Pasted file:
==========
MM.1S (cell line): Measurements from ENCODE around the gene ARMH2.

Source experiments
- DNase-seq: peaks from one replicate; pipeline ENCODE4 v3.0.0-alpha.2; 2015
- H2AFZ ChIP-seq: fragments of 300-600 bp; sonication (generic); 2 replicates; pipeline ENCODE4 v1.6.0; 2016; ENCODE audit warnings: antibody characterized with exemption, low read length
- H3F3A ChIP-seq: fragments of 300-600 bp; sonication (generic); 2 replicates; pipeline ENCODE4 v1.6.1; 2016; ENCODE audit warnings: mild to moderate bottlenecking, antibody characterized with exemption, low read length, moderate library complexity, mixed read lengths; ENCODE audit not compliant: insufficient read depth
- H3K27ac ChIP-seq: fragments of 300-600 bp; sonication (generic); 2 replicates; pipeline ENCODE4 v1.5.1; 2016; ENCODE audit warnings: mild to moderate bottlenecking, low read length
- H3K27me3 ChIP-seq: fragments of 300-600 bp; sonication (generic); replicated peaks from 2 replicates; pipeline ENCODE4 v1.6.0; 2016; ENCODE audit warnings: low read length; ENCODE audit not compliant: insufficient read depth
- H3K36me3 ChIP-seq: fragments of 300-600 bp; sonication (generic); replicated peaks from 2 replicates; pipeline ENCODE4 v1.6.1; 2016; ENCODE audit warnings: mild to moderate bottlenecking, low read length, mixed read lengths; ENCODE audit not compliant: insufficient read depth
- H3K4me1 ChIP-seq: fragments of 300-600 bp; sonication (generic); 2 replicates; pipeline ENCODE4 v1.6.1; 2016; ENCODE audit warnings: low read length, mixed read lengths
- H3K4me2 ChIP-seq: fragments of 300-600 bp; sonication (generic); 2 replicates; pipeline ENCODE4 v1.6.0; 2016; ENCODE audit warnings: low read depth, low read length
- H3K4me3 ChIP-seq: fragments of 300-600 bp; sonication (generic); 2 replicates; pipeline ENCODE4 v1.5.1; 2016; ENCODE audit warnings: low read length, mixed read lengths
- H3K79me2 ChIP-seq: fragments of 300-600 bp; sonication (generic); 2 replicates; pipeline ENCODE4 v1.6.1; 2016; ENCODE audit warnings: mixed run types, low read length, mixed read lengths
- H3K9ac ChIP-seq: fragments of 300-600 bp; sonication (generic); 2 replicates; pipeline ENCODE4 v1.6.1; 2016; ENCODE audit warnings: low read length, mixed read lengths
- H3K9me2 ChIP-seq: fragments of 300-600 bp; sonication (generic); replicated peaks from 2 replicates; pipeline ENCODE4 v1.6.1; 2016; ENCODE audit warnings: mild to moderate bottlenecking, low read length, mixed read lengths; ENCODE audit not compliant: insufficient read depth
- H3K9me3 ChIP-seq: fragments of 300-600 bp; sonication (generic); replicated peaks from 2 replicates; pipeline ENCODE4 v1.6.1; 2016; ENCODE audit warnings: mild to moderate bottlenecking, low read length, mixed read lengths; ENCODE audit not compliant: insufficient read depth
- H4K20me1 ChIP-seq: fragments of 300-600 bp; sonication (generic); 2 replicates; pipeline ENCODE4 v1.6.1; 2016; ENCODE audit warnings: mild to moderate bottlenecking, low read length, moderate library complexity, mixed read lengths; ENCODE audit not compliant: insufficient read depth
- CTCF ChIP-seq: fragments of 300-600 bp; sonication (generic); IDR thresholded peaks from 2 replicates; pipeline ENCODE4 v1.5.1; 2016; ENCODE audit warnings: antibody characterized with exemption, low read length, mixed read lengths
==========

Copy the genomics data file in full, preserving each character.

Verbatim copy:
MM.1S (cell line): Measurements from ENCODE around the gene ARMH2.

Source experiments
- DNase-seq: peaks from one replicate; pipeline ENCODE4 v3.0.0-alpha.2; 2015
- H2AFZ ChIP-seq: fragments of 300-600 bp; sonication (generic); 2 replicates; pipeline ENCODE4 v1.6.0; 2016; ENCODE audit warnings: antibody characterized with exemption, low read length
- H3F3A ChIP-seq: fragments of 300-600 bp; sonication (generic); 2 replicates; pipeline ENCODE4 v1.6.1; 2016; ENCODE audit warnings: mild to moderate bottlenecking, antibody characterized with exemption, low read length, moderate library complexity, mixed read lengths; ENCODE audit not compliant: insufficient read depth
- H3K27ac ChIP-seq: fragments of 300-600 bp; sonication (generic); 2 replicates; pipeline ENCODE4 v1.5.1; 2016; ENCODE audit warnings: mild to moderate bottlenecking, low read length
- H3K27me3 ChIP-seq: fragments of 300-600 bp; sonication (generic); replicated peaks from 2 replicates; pipeline ENCODE4 v1.6.0; 2016; ENCODE audit warnings: low read length; ENCODE audit not compliant: insufficient read depth
- H3K36me3 ChIP-seq: fragments of 300-600 bp; sonication (generic); replicated peaks from 2 replicates; pipeline ENCODE4 v1.6.1; 2016; ENCODE audit warnings: mild to moderate bottlenecking, low read length, mixed read lengths; ENCODE audit not compliant: insufficient read depth
- H3K4me1 ChIP-seq: fragments of 300-600 bp; sonication (generic); 2 replicates; pipeline ENCODE4 v1.6.1; 2016; ENCODE audit warnings: low read length, mixed read lengths
- H3K4me2 ChIP-seq: fragments of 300-600 bp; sonication (generic); 2 replicates; pipeline ENCODE4 v1.6.0; 2016; ENCODE audit warnings: low read depth, low read length
- H3K4me3 ChIP-seq: fragments of 300-600 bp; sonication (generic); 2 replicates; pipeline ENCODE4 v1.5.1; 2016; ENCODE audit warnings: low read length, mixed read lengths
- H3K79me2 ChIP-seq: fragments of 300-600 bp; sonication (generic); 2 replicates; pipeline ENCODE4 v1.6.1; 2016; ENCODE audit warnings: mixed run types, low read length, mixed read lengths
- H3K9ac ChIP-seq: fragments of 300-600 bp; sonication (generic); 2 replicates; pipeline ENCODE4 v1.6.1; 2016; ENCODE audit warnings: low read length, mixed read lengths
- H3K9me2 ChIP-seq: fragments of 300-600 bp; sonication (generic); replicated peaks from 2 replicates; pipeline ENCODE4 v1.6.1; 2016; ENCODE audit warnings: mild to moderate bottlenecking, low read length, mixed read lengths; ENCODE audit not compliant: insufficient read depth
- H3K9me3 ChIP-seq: fragments of 300-600 bp; sonication (generic); replicated peaks from 2 replicates; pipeline ENCODE4 v1.6.1; 2016; ENCODE audit warnings: mild to moderate bottlenecking, low read length, mixed read lengths; ENCODE audit not compliant: insufficient read depth
- H4K20me1 ChIP-seq: fragments of 300-600 bp; sonication (generic); 2 replicates; pipeline ENCODE4 v1.6.1; 2016; ENCODE audit warnings: mild to moderate bottlenecking, low read length, moderate library complexity, mixed read lengths; ENCODE audit not compliant: insufficient read depth
- CTCF ChIP-seq: fragments of 300-600 bp; sonication (generic); IDR thresholded peaks from 2 replicates; pipeline ENCODE4 v1.5.1; 2016; ENCODE audit warnings: antibody characterized with exemption, low read length, mixed read lengths